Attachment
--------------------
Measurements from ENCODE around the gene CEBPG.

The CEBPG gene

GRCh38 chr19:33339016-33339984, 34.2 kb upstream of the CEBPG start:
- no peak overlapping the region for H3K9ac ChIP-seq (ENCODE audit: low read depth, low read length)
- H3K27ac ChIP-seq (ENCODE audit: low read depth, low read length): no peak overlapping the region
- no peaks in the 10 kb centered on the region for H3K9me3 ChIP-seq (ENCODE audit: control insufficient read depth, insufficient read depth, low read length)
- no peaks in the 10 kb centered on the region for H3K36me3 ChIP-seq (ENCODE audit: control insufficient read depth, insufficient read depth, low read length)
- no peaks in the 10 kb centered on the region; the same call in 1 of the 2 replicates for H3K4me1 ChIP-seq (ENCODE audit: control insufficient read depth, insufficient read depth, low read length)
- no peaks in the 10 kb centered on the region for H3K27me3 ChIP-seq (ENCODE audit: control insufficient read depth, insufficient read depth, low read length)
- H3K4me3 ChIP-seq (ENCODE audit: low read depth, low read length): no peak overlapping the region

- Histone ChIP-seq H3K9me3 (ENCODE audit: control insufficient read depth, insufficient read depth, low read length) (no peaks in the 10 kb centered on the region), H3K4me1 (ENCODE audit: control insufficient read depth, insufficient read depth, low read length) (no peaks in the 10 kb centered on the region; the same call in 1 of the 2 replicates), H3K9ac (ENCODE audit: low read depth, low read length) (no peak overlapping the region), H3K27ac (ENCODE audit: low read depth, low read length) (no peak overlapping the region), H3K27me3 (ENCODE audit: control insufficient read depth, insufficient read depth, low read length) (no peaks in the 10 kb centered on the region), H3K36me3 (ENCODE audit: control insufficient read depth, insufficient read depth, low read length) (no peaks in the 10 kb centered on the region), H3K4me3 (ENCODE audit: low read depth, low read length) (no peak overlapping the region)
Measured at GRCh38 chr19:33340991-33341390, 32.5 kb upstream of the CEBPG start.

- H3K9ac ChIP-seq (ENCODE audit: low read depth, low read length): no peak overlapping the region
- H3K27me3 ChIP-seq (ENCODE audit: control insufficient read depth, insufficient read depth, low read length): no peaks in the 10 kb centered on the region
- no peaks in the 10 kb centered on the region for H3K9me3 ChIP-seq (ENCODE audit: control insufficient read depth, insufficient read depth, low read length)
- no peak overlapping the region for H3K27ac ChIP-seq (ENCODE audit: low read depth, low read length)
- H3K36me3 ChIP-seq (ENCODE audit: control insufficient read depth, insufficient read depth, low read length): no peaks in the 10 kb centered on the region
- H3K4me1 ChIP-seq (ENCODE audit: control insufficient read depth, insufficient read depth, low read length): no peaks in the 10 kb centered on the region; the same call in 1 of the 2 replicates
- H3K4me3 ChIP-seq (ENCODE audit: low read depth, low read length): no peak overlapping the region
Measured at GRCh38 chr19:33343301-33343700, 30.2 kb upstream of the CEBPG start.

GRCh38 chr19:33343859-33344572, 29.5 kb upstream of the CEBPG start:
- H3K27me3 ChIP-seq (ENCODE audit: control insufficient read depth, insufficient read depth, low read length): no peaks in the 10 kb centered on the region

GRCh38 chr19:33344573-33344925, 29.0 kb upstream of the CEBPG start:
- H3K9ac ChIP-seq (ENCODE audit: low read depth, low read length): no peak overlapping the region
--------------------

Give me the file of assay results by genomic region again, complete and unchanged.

Measurements from ENCODE around the gene CEBPG.

The CEBPG gene

GRCh38 chr19:33339016-33339984, 34.2 kb upstream of the CEBPG start:
- no peak overlapping the region for H3K9ac ChIP-seq (ENCODE audit: low read depth, low read length)
- H3K27ac ChIP-seq (ENCODE audit: low read depth, low read length): no peak overlapping the region
- no peaks in the 10 kb centered on the region for H3K9me3 ChIP-seq (ENCODE audit: control insufficient read depth, insufficient read depth, low read length)
- no peaks in the 10 kb centered on the region for H3K36me3 ChIP-seq (ENCODE audit: control insufficient read depth, insufficient read depth, low read length)
- no peaks in the 10 kb centered on the region; the same call in 1 of the 2 replicates for H3K4me1 ChIP-seq (ENCODE audit: control insufficient read depth, insufficient read depth, low read length)
- no peaks in the 10 kb centered on the region for H3K27me3 ChIP-seq (ENCODE audit: control insufficient read depth, insufficient read depth, low read length)
- H3K4me3 ChIP-seq (ENCODE audit: low read depth, low read length): no peak overlapping the region

- Histone ChIP-seq H3K9me3 (ENCODE audit: control insufficient read depth, insufficient read depth, low read length) (no peaks in the 10 kb centered on the region), H3K4me1 (ENCODE audit: control insufficient read depth, insufficient read depth, low read length) (no peaks in the 10 kb centered on the region; the same call in 1 of the 2 replicates), H3K9ac (ENCODE audit: low read depth, low read length) (no peak overlapping the region), H3K27ac (ENCODE audit: low read depth, low read length) (no peak overlapping the region), H3K27me3 (ENCODE audit: control insufficient read depth, insufficient read depth, low read length) (no peaks in the 10 kb centered on the region), H3K36me3 (ENCODE audit: control insufficient read depth, insufficient read depth, low read length) (no peaks in the 10 kb centered on the region), H3K4me3 (ENCODE audit: low read depth, low read length) (no peak overlapping the region)
Measured at GRCh38 chr19:33340991-33341390, 32.5 kb upstream of the CEBPG start.

- H3K9ac ChIP-seq (ENCODE audit: low read depth, low read length): no peak overlapping the region
- H3K27me3 ChIP-seq (ENCODE audit: control insufficient read depth, insufficient read depth, low read length): no peaks in the 10 kb centered on the region
- no peaks in the 10 kb centered on the region for H3K9me3 ChIP-seq (ENCODE audit: control insufficient read depth, insufficient read depth, low read length)
- no peak overlapping the region for H3K27ac ChIP-seq (ENCODE audit: low read depth, low read length)
- H3K36me3 ChIP-seq (ENCODE audit: control insufficient read depth, insufficient read depth, low read length): no peaks in the 10 kb centered on the region
- H3K4me1 ChIP-seq (ENCODE audit: control insufficient read depth, insufficient read depth, low read length): no peaks in the 10 kb centered on the region; the same call in 1 of the 2 replicates
- H3K4me3 ChIP-seq (ENCODE audit: low read depth, low read length): no peak overlapping the region
Measured at GRCh38 chr19:33343301-33343700, 30.2 kb upstream of the CEBPG start.

GRCh38 chr19:33343859-33344572, 29.5 kb upstream of the CEBPG start:
- H3K27me3 ChIP-seq (ENCODE audit: control insufficient read depth, insufficient read depth, low read length): no peaks in the 10 kb centered on the region

GRCh38 chr19:33344573-33344925, 29.0 kb upstream of the CEBPG start:
- H3K9ac ChIP-seq (ENCODE audit: low read depth, low read length): no peak overlapping the region